We have also applied self-adjusting computation in a number of domains including algorithms, machine learning, and software systems. In these applications, we have solved several important open problems (e.g., geometric problems involving changing and moving data sets, inference algorithms for learning from changing models).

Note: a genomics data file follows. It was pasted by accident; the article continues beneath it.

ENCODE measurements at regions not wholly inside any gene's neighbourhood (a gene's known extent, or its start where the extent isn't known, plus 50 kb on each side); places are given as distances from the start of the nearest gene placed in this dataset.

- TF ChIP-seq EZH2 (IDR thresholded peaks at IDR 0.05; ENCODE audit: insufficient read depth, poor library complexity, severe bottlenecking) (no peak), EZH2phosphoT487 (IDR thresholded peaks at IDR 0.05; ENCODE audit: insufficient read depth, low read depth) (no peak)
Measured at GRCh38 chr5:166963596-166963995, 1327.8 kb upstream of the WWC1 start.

Perhaps the most important idea in self-adjusting computation is the treatment of computation as a "first-class" mathematical and computational object that can be remembered, re-used, and adapted to changes in its environment. Another important idea is the use of type systems that can separate "changeable" computations from "stable" or "invariable" computations that do not and cannot change. Another crucial idea is the realization of the first-class nature of computation in efficient algorithms that represent a computation in the form of a dynamic dependency graph. Such a graph can be constructed and updated efficiently, via a change-propagation algorithm, in response to changes to the computation data. The research stands on advances made in what in computer science is known an Theory A and Theory B, building on techniques from both approaches to theoretical computer science. A key technique that permeates much of this work is the use of language-based and algorithmic cost models for predictable, analyzable efficiency. We have demonstrated that carefully designed languages and compilers can realize in practice the efficiency predicted by such theoretical models.